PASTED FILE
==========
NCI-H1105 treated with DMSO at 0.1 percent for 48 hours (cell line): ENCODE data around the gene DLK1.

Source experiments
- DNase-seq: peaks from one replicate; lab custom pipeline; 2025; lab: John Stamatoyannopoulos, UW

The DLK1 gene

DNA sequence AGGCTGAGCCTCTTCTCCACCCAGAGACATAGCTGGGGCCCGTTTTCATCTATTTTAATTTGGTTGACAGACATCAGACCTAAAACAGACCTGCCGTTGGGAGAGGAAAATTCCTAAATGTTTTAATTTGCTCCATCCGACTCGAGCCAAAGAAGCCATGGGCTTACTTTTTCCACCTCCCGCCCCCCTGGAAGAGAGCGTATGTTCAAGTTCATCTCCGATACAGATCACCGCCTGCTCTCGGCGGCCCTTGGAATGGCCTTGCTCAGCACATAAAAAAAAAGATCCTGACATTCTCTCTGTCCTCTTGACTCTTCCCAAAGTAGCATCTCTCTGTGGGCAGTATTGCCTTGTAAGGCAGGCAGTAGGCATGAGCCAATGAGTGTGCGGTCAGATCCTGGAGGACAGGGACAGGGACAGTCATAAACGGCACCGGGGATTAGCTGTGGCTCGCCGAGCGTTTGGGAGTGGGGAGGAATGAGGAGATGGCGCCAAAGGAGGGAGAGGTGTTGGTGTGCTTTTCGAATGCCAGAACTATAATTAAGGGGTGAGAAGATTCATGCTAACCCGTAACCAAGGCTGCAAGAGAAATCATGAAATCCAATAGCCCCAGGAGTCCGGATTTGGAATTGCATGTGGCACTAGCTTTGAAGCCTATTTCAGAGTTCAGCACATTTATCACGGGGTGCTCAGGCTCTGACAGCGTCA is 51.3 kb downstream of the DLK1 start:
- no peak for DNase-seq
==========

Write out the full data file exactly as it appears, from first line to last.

NCI-H1105 treated with DMSO at 0.1 percent for 48 hours (cell line): ENCODE data around the gene DLK1.

Source experiments
- DNase-seq: peaks from one replicate; lab custom pipeline; 2025; lab: John Stamatoyannopoulos, UW

The DLK1 gene

DNA sequence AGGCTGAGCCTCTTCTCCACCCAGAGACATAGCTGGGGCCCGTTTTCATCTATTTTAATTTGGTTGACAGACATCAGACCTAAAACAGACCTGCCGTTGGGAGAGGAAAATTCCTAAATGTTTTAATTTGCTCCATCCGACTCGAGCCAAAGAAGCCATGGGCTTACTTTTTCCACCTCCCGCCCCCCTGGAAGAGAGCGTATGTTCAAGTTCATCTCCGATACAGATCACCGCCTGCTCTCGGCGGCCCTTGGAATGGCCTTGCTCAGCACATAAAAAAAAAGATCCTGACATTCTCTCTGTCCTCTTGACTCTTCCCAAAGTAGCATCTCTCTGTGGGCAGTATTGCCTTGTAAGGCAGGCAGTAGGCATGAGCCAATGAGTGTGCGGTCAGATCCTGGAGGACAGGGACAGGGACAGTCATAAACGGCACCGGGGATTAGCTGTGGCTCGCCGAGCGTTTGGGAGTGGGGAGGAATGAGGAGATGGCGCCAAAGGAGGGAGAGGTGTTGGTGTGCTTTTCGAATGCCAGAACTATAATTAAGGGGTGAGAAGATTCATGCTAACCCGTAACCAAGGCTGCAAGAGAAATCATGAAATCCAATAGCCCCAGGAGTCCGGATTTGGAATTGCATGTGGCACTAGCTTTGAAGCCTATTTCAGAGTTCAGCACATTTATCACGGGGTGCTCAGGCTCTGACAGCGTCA is 51.3 kb downstream of the DLK1 start:
- no peak for DNase-seq